There have always been hints of the symphonic in Chad Kettering’s work, but in the past it has typically slipped quietly into the background, maybe swelling a bit here and there in emphasis but mostly performing a supporting role. On his new release, Pathways, the symphonic pulls a chair right down front, takes the lead quite commandingly, and proceeds to launch its listeners on a big, cinematic, dramatic and beautiful journey. I would have sworn that this was a Spotted Peccary release; it has the same immense tone and phrasing so similar to what I’m used to hearing from that label, it was a surprise that this is apparently self-produced. I have enjoyed Kettering’s two previous releases, but on Pathways he makes a quantum leap in both style and substance. It is huge both in tone and in the perception of who Chad Kettering is as an artist. This is further cemented in the fact that Kettering doesn’t stick to one sound on Pathways. Yes, there are songs that should be the soundtrack to some fabulous nature documentary with long, swooping shots racing over a frozen tundra, but there are also funky uptempo pieces and plenty of world music influences at play as well. We are brought into Pathways on the twinkling keyboard and emphatic strings of “Openings” before we’re hit with a burst of drama, vocal pads, and a tempo switch. Here’s the first hint that Kettering has gone large. I distinctly recall having a “wow” moment at hearing this, and even more so when he throws in a drop then charges back up the other side of the break with a glitch-style rush under romantic strings. “Finding My Way” suddenly tosses us into a gorgeous sequencer riff, and the changeover is very effective. Now we understand that this ride is covering a lot of ground. High energy and great textures make this a standout track. Cellist Kari Kettering of the Dallas Symphony Orchestra lends soul-shaking, rich low-end sounds to “The Fire Within.” Again on this track Mr. Kettering makes great use of a drop. He builds the sound up to a potent thickness, rising out of a slow cello dirge and pads, then snaps it off and gives Mrs. Kettering the floor to set the tone and tempo for the latter half of the track. Like me, you’ll probably feel yourself waiting for this thing to burst upward as the cello phrase repeats over and over and small elements find their way in. It’s a nice, slow burn augmented with operatic vocals from Francesca Genco. Get up close with this one. The cello takes center again on the world-music-style “Close To You.” Thundering drums, wordless chanting vocals, and the hurried bass thrum of the cello form a bottom line for the melody. It’s another great pairing of energy and softness. Ms. Genco’s voice is absolutely stirring on the ambient depths of “The Infinity Mirror.” Paired off at the outset with heavy low-end pads and a windswept electronic atmosphere, she cries out a beautiful prayer. It comes back in an ethereal echo as Kettering fills the space with ringing chimes. This is Pathways‘ quietest track, comparatively speaking, yet it’s still very dynamic in its movement. Again, get in close for this one. The closing track, “Standing Upon the Edge,” is one that must have special meaning for Kettering—he notes that it his return to the trumpet after a 20-year hiatus, having started his musical career as a classical trumpeter. Pull in your Mark Isham comparisons for this one as Kettering lays down phrases over droning pads and plays with loops and echoes. The sound is very deep and swirling and hypnotic, leading us at last to a very hushed ending.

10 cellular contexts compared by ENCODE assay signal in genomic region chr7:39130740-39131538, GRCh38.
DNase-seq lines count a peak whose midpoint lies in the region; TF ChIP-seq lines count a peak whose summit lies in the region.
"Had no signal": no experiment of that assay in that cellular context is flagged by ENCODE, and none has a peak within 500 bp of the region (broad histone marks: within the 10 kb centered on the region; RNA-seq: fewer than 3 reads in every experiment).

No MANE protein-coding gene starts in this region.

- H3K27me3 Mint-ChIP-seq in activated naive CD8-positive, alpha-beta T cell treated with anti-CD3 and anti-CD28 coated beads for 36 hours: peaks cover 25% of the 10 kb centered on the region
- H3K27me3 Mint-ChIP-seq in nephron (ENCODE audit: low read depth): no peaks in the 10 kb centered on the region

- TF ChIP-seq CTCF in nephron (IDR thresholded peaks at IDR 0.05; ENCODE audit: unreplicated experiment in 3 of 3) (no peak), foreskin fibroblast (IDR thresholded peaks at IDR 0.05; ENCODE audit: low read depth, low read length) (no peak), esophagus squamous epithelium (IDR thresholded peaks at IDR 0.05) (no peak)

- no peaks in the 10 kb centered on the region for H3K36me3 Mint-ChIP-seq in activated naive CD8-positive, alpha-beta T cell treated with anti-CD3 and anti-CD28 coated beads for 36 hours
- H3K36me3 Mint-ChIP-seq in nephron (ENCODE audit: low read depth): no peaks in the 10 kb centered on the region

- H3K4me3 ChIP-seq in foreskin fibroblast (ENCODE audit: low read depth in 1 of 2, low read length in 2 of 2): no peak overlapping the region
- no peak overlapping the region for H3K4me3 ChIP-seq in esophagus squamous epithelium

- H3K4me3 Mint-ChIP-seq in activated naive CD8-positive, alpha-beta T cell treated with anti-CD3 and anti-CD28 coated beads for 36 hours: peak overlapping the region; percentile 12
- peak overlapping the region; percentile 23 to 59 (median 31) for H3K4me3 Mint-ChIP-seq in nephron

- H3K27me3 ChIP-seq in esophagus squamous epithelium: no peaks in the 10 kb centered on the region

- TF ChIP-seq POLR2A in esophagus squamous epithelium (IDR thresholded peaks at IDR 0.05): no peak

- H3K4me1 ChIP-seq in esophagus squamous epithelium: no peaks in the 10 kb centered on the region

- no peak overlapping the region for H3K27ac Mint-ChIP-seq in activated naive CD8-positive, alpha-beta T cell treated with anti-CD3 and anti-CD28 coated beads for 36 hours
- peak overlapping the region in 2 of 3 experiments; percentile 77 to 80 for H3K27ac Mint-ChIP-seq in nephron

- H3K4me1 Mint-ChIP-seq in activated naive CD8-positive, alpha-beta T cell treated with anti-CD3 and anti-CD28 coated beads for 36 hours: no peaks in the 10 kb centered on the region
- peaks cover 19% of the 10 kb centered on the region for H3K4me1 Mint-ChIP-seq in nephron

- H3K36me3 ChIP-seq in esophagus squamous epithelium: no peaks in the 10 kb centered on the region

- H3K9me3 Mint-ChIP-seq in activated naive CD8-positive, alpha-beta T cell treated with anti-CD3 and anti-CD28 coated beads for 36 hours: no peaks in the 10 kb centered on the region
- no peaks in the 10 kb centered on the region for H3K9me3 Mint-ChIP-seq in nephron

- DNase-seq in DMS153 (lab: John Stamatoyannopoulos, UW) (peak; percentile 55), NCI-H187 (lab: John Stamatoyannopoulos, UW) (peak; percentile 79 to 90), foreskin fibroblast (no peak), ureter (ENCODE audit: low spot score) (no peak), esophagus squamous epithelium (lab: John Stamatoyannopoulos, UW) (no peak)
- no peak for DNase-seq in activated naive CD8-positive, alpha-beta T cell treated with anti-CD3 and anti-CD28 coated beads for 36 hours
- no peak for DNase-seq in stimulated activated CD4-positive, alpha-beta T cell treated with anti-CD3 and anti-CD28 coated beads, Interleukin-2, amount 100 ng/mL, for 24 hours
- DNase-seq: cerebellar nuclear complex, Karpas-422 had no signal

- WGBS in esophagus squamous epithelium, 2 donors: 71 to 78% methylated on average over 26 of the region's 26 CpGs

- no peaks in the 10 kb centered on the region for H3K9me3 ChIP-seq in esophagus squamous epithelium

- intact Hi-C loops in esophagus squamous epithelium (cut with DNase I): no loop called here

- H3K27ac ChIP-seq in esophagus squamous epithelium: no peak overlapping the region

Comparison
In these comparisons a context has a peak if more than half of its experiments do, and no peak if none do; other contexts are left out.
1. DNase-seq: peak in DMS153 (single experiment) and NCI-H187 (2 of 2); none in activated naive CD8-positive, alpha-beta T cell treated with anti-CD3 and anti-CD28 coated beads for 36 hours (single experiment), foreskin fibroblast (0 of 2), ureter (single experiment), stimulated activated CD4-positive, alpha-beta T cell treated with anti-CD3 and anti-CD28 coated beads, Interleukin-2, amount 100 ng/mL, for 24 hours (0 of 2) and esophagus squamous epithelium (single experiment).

Hands down and without question in my mind, Pathways is one of the year’s best New Age/contemporary instrumental albums. Quite frankly, this should be up for every conceivable award and Best Of list out there. Chad Kettering has taken a bit of a risk in suddenly going this big, this symphonic, this grand, and he utterly freaking nails it. Put this release on at higher volume to take in its grandiose-by-plan potency, but also give it some close listens because Kettering has gone into very fine detail at the tiniest levels. This is powerful, emotional, attention-grabbing music and it is a completely rewarding experience for the listener. A stunning release, a must-hear. Bravo, Mr. Kettering.
Available from Chad Kettering’s web site.